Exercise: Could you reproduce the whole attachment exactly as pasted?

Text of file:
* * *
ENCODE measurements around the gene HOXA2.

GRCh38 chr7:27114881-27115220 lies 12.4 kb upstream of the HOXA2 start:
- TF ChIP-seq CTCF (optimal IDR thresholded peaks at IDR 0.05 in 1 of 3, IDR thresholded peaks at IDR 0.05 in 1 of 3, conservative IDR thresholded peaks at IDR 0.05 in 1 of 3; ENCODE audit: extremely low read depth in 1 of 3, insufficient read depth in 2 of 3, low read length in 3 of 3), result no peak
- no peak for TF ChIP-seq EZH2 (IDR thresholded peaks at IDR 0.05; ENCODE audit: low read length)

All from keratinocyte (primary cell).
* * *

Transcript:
ENCODE measurements around the gene HOXA2.

GRCh38 chr7:27114881-27115220 lies 12.4 kb upstream of the HOXA2 start:
- TF ChIP-seq CTCF (optimal IDR thresholded peaks at IDR 0.05 in 1 of 3, IDR thresholded peaks at IDR 0.05 in 1 of 3, conservative IDR thresholded peaks at IDR 0.05 in 1 of 3; ENCODE audit: extremely low read depth in 1 of 3, insufficient read depth in 2 of 3, low read length in 3 of 3), result no peak
- no peak for TF ChIP-seq EZH2 (IDR thresholded peaks at IDR 0.05; ENCODE audit: low read length)

All from keratinocyte (primary cell).